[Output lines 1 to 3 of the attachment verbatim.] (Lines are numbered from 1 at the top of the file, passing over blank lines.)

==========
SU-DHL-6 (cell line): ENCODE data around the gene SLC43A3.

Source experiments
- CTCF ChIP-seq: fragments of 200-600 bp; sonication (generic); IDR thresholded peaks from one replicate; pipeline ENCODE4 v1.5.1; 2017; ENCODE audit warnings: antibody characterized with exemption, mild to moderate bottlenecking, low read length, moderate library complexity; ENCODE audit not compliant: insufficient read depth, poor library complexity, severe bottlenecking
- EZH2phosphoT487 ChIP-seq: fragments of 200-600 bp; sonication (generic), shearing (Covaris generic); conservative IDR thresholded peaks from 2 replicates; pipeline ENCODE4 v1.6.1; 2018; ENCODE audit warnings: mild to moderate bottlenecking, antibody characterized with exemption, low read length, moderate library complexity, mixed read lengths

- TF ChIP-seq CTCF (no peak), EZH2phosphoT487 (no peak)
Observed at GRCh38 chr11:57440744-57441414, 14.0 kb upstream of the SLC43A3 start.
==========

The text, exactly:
SU-DHL-6 (cell line): ENCODE data around the gene SLC43A3.

Source experiments
- CTCF ChIP-seq: fragments of 200-600 bp; sonication (generic); IDR thresholded peaks from one replicate; pipeline ENCODE4 v1.5.1; 2017; ENCODE audit warnings: antibody characterized with exemption, mild to moderate bottlenecking, low read length, moderate library complexity; ENCODE audit not compliant: insufficient read depth, poor library complexity, severe bottlenecking